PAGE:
First, you should know that warranties are a tool that manufacturers use to sell their product, and they don’t promise your roof will last forever. In fact, some roofs wear out long before their warranties expire. If it’s important to you to have a good warranty on your roof, here’s what to look for:
- Have you read the fine print on the warranty? Long-term roofing warranties usually include language that seriously limits the manufacturer's liability should something go wrong. Example: The warranty might become void if you sell your home, so your buyer won’t have a roofing warranty, even on a roof that’s fairly new. Does the warranty require you to perform some kind of maintenance on the roof—and invalidate if you neglect to do so?
- Is maintenance “recommended” or “required” by your warranty? If it’s required, make sure the warranty states what, specifically; you need to do, and how often, in order to keep your warranty in force. Keep a record of every repair and inspection so you can prove you have complied with the requirements of the warranty.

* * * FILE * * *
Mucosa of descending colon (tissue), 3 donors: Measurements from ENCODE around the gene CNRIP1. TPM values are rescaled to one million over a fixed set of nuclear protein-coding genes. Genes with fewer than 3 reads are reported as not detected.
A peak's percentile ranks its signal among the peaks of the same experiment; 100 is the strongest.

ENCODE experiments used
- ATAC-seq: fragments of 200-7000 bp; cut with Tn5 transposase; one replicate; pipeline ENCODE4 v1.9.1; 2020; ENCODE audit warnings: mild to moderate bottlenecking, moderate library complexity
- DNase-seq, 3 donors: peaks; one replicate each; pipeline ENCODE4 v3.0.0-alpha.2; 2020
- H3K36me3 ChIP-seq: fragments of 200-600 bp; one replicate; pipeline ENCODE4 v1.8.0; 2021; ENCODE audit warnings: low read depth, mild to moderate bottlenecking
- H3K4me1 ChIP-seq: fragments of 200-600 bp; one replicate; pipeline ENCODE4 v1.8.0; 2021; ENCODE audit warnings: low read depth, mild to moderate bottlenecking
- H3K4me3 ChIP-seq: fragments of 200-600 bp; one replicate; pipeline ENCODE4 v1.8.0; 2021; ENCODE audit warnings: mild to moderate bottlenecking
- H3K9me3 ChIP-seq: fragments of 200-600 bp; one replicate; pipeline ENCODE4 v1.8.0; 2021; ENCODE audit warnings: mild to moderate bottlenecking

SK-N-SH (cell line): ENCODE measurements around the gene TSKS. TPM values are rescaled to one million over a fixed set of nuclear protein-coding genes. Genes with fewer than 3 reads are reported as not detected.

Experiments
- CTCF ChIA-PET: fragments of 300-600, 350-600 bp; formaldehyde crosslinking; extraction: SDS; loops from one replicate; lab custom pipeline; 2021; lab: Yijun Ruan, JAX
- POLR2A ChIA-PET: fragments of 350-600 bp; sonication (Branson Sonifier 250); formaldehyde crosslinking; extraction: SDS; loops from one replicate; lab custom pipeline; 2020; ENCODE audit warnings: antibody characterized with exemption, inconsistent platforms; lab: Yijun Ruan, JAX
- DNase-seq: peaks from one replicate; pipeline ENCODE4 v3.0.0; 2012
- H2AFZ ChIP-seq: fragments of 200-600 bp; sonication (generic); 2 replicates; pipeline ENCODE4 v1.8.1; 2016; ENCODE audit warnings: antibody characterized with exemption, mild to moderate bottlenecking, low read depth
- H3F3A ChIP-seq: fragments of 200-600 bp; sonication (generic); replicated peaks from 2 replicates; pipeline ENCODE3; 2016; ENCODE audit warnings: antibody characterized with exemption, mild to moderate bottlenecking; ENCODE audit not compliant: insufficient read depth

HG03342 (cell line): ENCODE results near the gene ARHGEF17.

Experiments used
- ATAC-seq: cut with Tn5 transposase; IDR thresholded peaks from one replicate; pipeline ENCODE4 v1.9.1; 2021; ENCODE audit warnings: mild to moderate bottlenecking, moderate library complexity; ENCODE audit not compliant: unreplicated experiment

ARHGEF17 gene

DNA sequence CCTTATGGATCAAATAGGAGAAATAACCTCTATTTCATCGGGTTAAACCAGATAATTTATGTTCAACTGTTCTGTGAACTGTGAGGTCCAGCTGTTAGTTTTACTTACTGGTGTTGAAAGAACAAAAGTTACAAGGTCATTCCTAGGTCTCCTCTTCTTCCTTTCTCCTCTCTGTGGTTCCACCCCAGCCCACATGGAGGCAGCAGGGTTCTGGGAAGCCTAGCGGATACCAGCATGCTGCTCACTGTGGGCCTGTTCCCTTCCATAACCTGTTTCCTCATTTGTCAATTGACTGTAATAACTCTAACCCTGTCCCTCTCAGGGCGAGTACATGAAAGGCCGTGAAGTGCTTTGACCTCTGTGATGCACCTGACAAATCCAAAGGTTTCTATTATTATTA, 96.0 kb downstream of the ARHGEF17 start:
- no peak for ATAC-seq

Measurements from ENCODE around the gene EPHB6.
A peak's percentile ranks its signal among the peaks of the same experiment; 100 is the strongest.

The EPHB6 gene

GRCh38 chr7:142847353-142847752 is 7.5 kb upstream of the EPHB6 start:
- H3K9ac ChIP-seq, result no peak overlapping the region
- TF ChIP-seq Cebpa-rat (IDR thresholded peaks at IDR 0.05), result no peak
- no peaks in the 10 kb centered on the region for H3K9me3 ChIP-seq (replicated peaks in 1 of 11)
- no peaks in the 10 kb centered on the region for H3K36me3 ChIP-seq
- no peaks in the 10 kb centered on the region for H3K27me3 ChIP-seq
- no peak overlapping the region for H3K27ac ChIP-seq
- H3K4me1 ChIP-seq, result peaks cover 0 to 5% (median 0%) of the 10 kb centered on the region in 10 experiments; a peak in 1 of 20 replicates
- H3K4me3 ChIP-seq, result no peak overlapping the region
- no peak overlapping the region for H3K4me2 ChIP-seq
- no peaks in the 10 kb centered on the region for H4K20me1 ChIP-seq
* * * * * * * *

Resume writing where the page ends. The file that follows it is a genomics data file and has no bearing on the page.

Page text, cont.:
- What is the length of the warranty? Manufacturers of high-end roofing products often offer lifetime warranties. Others range from 10 to 40 years. But that doesn’t mean your roof will last that long; plenty of homeowners complain that their roofs wear out before the warranty expires. That’s because most warranties cover only product defects, and not normal wear, tear and weather damage.
- Does the warranty cover repairs and replacements or just one or the other? Sometimes, you really need new materials because the originals are beyond repair.
- Will the warranty pay for product defects and problems that arise from poor workmanship? Roofing manufacturers claim that more than two-thirds of the problems that homeowners have with new roofs are the result of poor installation, so many do not cover workmanship.
- In case the roofing material fails; will the warranty cover the cost of replacing the roof and the labor costs? Some manufacturer’s warranties pay for replacement materials but not the labor to install them.
- Does your roofing contractors offer a separate warranty to cover errors in workmanship for up to 10 years? Select your roofer carefully, as the warranty on workmanship is good only as long as the contractor stays in the business. Hire a roofer with a long track record whom you trust to stick around to fix future problems. Do business only with a contractor who has a roofing license fro the state Registrar of Contractors.
- Did you save your receipts for materials, the contractor’s invoice, and the contract or original estimate? You’ll need that paperwork if you have to file a claim against the warranty. You’ll have to prove that you were the owner at the time of purchase, as some warranties do not transfer to the new owner when you sell your home.